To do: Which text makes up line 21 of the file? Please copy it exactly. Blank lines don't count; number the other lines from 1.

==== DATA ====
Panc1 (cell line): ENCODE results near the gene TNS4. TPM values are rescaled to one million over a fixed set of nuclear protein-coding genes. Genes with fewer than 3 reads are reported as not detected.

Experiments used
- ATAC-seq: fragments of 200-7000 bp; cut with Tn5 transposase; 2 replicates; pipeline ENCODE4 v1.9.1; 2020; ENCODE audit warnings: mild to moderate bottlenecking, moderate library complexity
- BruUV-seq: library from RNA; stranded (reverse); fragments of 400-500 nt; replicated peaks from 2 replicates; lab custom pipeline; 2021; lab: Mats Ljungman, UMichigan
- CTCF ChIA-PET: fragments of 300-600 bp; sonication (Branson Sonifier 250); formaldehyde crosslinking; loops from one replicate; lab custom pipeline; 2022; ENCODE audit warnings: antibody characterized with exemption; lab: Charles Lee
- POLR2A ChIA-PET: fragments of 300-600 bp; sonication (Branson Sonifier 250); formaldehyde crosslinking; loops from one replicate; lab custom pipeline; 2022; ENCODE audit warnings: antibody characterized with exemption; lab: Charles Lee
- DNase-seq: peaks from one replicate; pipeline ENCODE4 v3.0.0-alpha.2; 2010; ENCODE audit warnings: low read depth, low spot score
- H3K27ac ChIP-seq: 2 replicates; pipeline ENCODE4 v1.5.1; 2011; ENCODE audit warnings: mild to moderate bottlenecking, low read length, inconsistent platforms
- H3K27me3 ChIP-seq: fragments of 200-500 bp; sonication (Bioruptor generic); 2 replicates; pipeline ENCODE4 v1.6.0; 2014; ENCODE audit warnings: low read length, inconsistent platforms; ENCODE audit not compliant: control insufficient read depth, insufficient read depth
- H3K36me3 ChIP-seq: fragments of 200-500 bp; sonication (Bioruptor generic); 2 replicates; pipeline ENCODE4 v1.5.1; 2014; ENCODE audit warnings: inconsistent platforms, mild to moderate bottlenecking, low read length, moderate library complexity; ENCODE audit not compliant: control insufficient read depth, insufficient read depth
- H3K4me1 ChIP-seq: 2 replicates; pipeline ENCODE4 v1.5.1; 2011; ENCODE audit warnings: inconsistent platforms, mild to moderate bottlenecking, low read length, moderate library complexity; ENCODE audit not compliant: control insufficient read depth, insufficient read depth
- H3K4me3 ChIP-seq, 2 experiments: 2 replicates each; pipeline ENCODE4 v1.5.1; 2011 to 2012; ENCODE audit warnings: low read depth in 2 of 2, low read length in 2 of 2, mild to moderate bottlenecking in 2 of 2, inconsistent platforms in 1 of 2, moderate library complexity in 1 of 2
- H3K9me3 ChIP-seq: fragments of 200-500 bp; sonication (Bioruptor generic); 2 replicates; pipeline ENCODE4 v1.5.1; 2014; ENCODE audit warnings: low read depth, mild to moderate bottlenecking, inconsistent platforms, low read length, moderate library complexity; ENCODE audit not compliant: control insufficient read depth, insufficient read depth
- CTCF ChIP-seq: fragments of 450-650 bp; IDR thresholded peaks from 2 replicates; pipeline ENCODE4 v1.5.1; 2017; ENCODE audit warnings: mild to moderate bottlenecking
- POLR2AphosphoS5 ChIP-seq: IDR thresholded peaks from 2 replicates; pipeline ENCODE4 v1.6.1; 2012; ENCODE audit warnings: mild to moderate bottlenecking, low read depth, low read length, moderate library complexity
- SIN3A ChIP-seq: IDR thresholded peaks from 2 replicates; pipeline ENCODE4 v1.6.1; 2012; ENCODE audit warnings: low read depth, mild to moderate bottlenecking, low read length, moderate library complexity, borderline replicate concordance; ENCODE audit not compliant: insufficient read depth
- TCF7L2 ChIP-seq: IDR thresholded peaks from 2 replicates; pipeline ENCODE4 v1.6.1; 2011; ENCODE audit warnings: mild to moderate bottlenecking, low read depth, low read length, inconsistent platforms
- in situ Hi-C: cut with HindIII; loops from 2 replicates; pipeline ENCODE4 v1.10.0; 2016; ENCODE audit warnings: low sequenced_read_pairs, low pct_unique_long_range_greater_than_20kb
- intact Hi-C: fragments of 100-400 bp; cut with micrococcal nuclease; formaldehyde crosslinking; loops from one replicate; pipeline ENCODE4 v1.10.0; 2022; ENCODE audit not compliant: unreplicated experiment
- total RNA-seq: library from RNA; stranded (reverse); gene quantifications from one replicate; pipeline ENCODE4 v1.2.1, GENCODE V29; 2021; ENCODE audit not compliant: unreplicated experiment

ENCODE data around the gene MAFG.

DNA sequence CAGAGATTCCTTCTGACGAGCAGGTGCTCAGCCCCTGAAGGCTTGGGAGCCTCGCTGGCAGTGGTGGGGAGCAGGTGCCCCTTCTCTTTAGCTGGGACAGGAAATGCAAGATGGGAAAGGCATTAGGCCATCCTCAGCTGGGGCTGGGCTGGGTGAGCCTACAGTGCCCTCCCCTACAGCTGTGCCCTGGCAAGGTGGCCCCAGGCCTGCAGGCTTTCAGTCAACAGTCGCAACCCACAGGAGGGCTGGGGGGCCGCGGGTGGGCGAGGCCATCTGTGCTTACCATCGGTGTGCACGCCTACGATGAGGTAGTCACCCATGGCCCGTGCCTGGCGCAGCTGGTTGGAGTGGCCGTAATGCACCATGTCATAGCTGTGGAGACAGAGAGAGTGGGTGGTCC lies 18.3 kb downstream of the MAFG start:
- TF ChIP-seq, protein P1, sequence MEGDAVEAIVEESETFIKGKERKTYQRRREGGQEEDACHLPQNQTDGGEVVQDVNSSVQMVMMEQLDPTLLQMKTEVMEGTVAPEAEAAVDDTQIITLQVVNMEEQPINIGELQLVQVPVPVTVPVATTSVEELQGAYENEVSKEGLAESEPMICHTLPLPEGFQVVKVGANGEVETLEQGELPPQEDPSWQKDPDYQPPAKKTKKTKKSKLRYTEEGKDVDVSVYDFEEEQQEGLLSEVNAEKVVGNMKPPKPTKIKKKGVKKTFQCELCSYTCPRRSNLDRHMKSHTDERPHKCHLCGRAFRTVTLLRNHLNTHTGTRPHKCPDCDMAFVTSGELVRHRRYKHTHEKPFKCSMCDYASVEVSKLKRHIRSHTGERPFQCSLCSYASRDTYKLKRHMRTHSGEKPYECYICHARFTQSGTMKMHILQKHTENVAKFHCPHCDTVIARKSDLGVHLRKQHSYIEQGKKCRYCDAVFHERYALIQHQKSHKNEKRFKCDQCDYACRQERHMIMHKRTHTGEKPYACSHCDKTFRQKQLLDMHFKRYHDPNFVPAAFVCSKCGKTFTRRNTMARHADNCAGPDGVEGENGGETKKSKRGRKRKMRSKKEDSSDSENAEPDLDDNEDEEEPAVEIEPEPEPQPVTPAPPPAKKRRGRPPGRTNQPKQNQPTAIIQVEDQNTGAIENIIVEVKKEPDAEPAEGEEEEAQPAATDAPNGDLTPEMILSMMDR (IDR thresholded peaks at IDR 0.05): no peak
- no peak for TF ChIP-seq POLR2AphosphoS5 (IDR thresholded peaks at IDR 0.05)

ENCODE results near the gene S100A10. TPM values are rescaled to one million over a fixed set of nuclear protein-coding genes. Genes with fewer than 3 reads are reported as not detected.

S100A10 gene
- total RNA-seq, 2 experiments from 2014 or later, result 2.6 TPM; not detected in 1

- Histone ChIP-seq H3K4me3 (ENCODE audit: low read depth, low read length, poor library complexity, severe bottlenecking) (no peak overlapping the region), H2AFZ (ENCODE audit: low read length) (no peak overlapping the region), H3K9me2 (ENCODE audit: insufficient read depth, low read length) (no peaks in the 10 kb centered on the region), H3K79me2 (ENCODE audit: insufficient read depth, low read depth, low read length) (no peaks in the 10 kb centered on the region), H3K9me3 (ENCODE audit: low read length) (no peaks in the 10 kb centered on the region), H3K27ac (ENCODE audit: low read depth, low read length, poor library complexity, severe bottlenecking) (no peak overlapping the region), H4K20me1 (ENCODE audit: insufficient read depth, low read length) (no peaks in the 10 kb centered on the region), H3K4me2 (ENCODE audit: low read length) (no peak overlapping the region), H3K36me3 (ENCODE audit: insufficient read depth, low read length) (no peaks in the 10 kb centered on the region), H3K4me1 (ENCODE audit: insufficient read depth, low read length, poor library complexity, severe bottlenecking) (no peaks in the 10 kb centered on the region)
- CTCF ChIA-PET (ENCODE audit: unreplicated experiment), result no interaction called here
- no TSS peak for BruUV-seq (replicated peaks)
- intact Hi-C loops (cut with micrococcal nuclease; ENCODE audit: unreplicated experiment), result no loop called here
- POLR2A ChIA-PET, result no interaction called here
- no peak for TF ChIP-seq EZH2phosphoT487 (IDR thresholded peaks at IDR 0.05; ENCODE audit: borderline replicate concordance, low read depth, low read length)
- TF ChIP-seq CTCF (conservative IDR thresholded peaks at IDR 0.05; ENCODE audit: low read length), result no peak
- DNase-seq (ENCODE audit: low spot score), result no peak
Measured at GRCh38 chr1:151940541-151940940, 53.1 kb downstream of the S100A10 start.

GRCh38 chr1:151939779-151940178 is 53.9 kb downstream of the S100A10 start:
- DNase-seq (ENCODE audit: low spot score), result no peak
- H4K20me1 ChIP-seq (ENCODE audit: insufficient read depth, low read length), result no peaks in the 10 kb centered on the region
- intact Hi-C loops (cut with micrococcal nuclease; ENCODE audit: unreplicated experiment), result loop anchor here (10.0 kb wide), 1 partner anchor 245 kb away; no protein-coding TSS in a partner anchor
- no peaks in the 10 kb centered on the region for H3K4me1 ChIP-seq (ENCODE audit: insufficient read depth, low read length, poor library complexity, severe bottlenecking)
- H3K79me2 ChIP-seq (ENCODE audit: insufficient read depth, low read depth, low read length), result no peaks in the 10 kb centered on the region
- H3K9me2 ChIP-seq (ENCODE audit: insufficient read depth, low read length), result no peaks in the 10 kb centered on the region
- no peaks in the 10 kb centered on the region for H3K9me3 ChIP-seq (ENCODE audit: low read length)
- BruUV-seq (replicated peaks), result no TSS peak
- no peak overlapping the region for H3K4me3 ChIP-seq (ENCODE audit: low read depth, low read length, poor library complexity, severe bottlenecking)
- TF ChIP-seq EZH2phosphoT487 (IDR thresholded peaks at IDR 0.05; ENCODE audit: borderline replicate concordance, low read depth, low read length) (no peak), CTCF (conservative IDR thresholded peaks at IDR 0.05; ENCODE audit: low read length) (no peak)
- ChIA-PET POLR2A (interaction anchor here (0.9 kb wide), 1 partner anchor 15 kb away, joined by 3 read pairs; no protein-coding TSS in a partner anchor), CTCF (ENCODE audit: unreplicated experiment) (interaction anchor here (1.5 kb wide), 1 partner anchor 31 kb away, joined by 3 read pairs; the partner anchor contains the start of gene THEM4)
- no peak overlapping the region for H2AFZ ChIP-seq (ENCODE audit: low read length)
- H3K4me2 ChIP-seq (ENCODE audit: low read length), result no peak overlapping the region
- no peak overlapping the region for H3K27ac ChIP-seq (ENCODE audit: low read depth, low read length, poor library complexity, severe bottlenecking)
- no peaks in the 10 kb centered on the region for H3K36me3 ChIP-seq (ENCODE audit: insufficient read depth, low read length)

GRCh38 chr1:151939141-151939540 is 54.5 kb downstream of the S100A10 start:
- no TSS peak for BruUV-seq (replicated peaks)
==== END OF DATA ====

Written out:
ENCODE data around the gene MAFG.